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The Sound of Silence: How We all Contribute to Rape Culture—and How to Fix it

“If you are neutral in situations of injustice, you have chosen the side of the oppressor. If an elephant has its foot on the tail of a mouse and you say that you are neutral, the mouse will not appreciate your neutrality.” –Desmond Tutu

Let me set the scene:

You are at a party, mingling with old friends and a few new faces. Everyone is enjoying their drinks and having a good time. The party is a success. Suddenly, one of the new guys speaks up. “Hey, I have a good joke!” he says.

“Let’s hear it,” everyone agrees.

“Okay,” he says. “What new skill did tight-end Aaron Hernandez learn while in prison?”

You shrug.

He answers, “How to be a great wide receiver!”

Prison rape jokes are a dime-a-dozen in our society, as are rape jokes in general. Comedian Daniel Tosh came under fire for his rape joke a few years ago when he pointed to a female heckler in his audience and said: “Wouldn’t it be funny if that girl got raped by, like, five guys right now? Like right now?”

Of course, Tosh defended the joke as ‘harmless humor’ and many people flew to his defense, saying that he has the right to freedom of speech. He certainly does. But freedom of speech does not mean freedom of consequences. And these jokes do have consequences. They contribute to the continued dehumanization of women and the rape culture that we live in.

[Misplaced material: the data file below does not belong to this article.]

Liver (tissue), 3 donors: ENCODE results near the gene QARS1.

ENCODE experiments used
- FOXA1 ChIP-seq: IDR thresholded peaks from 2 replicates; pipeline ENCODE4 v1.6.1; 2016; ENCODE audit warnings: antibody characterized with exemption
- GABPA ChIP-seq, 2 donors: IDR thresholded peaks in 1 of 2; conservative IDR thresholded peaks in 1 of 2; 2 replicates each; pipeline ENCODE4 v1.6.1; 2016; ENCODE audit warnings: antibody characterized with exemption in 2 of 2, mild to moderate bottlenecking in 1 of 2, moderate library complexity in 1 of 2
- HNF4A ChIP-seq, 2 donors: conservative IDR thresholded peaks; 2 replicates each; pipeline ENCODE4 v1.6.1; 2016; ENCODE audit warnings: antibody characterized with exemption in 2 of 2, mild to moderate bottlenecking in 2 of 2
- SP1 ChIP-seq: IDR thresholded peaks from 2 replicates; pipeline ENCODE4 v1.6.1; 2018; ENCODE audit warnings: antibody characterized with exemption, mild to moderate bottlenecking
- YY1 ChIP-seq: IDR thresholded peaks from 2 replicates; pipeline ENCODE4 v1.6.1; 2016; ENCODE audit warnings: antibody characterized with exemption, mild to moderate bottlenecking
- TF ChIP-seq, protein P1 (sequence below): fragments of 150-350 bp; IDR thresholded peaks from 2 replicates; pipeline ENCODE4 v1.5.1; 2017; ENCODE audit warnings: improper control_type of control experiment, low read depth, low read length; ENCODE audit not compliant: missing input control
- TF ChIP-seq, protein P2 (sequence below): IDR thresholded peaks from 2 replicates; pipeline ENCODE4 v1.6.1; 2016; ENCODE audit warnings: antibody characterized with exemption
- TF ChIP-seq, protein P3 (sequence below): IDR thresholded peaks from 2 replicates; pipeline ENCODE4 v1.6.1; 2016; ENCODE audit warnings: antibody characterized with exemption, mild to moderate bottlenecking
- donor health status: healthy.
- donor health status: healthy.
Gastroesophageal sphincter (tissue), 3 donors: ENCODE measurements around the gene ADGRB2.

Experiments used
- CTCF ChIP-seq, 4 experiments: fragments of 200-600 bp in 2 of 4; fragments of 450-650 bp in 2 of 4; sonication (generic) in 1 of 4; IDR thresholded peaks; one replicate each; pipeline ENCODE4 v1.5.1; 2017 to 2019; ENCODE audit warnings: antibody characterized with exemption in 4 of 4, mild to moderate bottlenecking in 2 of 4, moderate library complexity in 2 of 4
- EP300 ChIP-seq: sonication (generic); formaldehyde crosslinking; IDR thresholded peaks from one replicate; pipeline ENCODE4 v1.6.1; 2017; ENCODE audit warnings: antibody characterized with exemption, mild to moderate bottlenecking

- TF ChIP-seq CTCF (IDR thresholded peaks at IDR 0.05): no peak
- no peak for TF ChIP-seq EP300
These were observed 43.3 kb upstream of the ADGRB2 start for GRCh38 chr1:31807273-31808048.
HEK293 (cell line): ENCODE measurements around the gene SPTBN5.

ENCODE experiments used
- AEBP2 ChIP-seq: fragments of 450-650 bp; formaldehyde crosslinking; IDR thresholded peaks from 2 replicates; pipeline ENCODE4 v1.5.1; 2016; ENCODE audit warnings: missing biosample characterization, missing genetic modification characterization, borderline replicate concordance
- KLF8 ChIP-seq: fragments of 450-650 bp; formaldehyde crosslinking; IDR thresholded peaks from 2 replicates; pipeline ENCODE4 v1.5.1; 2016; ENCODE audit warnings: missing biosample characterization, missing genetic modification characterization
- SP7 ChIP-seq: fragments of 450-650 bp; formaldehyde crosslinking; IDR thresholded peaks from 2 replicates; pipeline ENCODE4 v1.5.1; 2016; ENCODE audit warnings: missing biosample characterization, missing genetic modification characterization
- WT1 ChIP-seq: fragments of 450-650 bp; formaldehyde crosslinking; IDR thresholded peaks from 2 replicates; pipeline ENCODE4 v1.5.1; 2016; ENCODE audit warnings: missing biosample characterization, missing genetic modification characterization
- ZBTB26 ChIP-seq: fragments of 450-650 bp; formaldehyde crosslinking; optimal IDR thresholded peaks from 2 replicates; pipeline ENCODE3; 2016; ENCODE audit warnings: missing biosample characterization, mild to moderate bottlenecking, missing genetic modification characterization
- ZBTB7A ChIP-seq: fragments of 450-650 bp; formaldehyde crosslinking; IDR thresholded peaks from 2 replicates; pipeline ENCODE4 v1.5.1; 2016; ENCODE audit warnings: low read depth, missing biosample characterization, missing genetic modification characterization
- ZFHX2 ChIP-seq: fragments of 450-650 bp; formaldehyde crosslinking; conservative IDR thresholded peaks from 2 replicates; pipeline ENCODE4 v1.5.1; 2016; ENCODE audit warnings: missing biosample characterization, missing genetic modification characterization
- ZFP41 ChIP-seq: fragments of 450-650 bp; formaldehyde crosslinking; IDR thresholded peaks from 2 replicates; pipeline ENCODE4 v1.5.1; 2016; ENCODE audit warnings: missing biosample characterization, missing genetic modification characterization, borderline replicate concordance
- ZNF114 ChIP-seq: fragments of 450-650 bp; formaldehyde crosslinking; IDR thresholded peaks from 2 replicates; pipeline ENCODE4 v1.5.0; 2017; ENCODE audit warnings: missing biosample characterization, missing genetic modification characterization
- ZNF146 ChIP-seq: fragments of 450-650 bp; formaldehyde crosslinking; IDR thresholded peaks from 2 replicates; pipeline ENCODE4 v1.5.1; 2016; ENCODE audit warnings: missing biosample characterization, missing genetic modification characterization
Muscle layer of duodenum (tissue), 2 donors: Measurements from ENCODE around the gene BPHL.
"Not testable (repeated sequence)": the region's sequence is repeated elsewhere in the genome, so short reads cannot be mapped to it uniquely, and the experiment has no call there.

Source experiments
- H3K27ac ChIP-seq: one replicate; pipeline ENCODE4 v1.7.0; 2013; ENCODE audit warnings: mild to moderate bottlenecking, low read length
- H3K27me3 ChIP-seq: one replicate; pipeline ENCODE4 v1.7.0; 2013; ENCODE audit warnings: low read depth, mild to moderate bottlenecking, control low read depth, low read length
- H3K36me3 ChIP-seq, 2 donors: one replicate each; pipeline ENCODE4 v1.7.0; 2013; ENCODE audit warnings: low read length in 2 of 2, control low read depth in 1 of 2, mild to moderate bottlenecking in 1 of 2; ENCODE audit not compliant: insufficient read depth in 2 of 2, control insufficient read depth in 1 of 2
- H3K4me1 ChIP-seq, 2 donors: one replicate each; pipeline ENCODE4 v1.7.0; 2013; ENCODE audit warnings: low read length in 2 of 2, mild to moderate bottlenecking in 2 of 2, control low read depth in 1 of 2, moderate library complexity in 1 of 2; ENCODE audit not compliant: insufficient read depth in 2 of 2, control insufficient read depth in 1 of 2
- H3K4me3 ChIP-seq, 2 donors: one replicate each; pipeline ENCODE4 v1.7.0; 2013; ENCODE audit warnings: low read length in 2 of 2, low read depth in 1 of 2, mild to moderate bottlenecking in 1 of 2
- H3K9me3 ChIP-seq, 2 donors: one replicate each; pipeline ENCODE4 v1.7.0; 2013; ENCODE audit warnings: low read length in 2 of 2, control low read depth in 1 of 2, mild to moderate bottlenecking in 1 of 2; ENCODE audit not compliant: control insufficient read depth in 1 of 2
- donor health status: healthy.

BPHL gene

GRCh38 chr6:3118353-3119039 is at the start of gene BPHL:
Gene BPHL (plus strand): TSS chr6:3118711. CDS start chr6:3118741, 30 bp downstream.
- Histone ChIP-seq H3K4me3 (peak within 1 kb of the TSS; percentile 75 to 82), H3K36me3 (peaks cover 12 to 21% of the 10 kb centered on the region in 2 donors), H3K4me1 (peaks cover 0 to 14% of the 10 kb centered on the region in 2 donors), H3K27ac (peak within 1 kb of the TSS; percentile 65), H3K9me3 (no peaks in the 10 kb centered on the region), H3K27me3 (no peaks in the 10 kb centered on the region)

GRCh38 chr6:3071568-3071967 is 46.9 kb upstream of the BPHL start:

The term ‘rape culture’ has become more common in recent months, especially in the midst of media firestorms like those surrounding Bill Cosby, Woody Allen, and Brock Turner. However, many people still don’t know exactly what rape culture means.

Marshall University explains, “Rape culture is an environment in which rape is prevalent and in which sexual violence against women is normalized and excused in the media and popular culture.  Rape culture is perpetuated through the use of misogynistic language, the objectification of women’s bodies, and the glamorization of sexual violence, thereby creating a society that disregards women’s rights and safety.”

Force (a group devoted to upsetting rape culture), defines it thusly: “Rape culture includes jokes, TV, music, advertising, legal jargon, laws, words and imagery, that make violence against women and sexual coercion seem so normal that people believe that rape is inevitable. Rather than viewing the culture of rape as a problem to change, people in a rape culture think about the persistence of rape as “just the way things are.”

Some examples? Here, Marshall University’s website lists several:

    • Blaming the victim (“She asked for it!”)
    • Trivializing sexual assault (“Boys will be boys!”)
    • Sexually explicit jokes
    • Tolerance of sexual harassment
    • Inflating false rape report statistics
    • Publicly scrutinizing a victim’s dress, mental state, motives, and history
    • Gratuitous gendered violence in movies and television
    • Defining “manhood” as dominant and sexually aggressive
    • Defining “womanhood” as submissive and sexually passive
    • Pressure on men to “score”